Besides, application of chemical fertilizers and pesticides causes contamination of the aqua system both directly and indirectly. For instance, nitrogen is toxic to fish and invertebrates. It is also toxic to humans. People who depend on rural wells for potable water have higher risk of exposure to conditions like Methemoglobinemia, and aka Blue Baby Syndrome which damages blood cells and is traced to high levels of nitrate concentration as ground water is contaminated. The herbicide atrazine, one of the most commonly used pesticides, is known to be a common water contaminant. Pesticides developed in recent years are found to be more toxic to water dwelling insects, planktons, crustaceans and fish. Even a low level of the herbicide atrazine, through contamination of streams, ponds and estuaries can be harmful to the whole aqua system. It may inhibit the growth of algae and plankton affecting the diet and reproduction of fish or other water bodies.

It has been observed that, chemical pesticides no more killed the target pests, for the latter had developed resistance absorbing the residue of such pesticides while they have hit the non-target pests, birds and micro-organisms beneficial to agriculture and environment. There are pesticides like organochlorine that are, though breakable, relatively faster than DDT, hit the non-target organisms. They enter the food chain of human-beings and remain accumulated in species like the eagle, falcon and kites. The recent decline in the eagle population is the cause of it. There are cases of decline in kite and vulture population in India due to use of pesticide of an US multinational corporation. It was banned only recently following protest by ecologists.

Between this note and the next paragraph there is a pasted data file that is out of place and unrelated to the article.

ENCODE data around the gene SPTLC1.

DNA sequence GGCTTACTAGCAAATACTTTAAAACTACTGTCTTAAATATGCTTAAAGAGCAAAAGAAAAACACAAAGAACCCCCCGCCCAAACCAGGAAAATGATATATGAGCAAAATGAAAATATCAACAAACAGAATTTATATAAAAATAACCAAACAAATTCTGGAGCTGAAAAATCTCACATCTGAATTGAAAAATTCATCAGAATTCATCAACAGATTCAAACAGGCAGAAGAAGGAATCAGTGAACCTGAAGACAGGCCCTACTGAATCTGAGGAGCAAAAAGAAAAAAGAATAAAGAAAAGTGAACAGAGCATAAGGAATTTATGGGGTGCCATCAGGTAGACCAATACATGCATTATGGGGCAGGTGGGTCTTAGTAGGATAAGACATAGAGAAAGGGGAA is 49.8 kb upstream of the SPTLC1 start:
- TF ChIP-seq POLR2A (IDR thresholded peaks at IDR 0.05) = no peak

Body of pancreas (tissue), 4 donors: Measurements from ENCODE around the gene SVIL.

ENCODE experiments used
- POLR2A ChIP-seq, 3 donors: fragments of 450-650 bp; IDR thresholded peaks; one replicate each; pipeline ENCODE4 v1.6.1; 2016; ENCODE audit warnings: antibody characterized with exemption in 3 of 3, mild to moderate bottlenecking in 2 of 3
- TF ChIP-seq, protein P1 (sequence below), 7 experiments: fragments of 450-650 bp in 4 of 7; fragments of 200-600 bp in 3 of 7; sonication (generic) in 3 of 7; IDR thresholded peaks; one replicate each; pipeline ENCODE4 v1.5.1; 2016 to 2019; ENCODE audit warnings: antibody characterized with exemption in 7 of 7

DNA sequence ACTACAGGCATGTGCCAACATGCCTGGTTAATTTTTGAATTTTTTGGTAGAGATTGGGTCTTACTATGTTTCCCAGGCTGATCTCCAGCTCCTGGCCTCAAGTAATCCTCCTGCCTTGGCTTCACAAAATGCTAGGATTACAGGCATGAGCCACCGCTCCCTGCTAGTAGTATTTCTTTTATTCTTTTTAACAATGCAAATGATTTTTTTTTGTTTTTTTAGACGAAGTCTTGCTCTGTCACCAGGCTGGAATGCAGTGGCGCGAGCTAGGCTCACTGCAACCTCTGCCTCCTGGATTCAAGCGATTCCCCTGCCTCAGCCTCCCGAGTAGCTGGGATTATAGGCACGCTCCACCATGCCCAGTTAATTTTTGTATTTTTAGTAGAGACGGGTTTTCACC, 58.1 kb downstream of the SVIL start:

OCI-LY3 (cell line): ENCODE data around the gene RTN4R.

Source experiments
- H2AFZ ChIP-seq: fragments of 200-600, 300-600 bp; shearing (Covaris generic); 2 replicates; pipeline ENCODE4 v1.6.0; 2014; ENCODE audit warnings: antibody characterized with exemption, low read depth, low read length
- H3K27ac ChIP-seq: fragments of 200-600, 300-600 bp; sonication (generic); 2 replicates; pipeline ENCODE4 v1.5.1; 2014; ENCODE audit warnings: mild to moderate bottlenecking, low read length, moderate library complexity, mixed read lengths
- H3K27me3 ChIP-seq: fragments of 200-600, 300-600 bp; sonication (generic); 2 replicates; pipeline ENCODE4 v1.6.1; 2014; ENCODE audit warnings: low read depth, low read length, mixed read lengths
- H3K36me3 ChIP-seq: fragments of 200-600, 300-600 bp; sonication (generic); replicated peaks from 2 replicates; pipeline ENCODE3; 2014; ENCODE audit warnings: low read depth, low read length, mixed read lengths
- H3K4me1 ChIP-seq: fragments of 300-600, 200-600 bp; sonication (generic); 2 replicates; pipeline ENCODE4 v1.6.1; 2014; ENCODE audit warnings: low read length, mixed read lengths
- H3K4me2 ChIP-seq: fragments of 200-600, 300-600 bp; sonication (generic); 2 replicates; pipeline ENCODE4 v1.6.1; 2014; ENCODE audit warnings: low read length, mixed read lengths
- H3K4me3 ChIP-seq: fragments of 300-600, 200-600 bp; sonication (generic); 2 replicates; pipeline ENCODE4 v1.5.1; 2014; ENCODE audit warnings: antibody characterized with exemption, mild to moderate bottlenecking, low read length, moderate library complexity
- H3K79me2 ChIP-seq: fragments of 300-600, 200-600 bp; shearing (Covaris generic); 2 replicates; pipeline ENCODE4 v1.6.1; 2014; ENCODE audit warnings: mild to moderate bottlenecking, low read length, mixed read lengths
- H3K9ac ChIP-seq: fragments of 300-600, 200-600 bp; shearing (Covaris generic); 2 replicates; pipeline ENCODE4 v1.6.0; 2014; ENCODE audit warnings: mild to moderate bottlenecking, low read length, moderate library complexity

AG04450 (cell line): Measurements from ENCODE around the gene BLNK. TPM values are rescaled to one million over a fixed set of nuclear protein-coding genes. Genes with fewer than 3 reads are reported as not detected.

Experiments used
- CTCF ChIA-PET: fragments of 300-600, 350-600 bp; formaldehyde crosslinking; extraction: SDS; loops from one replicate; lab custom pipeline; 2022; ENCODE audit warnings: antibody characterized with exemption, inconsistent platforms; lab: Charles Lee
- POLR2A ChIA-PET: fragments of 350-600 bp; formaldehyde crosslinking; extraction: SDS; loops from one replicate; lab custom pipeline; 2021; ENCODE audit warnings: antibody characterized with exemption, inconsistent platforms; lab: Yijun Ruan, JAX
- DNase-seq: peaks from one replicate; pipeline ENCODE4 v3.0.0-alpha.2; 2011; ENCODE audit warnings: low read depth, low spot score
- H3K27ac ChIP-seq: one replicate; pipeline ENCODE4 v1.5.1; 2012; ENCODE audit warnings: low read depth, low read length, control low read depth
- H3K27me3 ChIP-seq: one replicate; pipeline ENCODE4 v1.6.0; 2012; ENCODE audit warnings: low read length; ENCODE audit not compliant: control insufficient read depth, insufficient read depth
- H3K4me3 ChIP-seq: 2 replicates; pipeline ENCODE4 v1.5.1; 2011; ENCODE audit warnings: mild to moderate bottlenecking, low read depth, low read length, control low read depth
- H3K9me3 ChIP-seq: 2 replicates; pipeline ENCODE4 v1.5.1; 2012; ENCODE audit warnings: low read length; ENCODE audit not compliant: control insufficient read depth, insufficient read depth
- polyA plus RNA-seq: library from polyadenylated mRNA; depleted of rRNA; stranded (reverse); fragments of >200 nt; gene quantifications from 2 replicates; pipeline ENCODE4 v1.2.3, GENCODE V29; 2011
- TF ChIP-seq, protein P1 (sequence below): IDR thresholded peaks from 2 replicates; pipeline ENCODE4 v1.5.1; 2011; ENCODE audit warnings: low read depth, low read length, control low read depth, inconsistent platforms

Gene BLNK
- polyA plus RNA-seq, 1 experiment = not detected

Again, use of pesticides not only pollutes the ecosystem contaminating the soil and acqua system, but also pollutes the air. For, even a careful spray of pesticides can make it mix in the air as vapour. As a result, there are chances of poisoning of bees and other pollinators. Thus, apart from posing a threat to biodiversity affecting flora and fauna, chemical fertilizers and pesticides destroy the environment through air, water and soil pollution.

Chemical Fertilizers, Bio-fertilizers and Our Health

Pesticides and overuse of chemical fertilizers also affect our health by retaining the residue by food chain. There are evidences of residues of pesticide in vegetables causing chronic health conditions in human-beings such as cancer and other systematic dysfunctions. Residues in food and water extend the hazards to a much wider population than that affecting the farmers alone.

A twelve-year study by researchers comparing organically grown and chemically grown foods found that synthetic nitrogen fertilizer leaves toxic nitrates in vegetables at least 16 times higher than that found in vegetables grown organically. Nitrates and residues of pesticides have oncogenic or cancer producing elements. The element omega-3 found in vegetables protects us from heart disease, cancer and Alzeimer's disease. But it is decreasing day by day in foods chemically grown. As is obvious, these diseases were not very common before the World War II when chemical fertilizers were not used.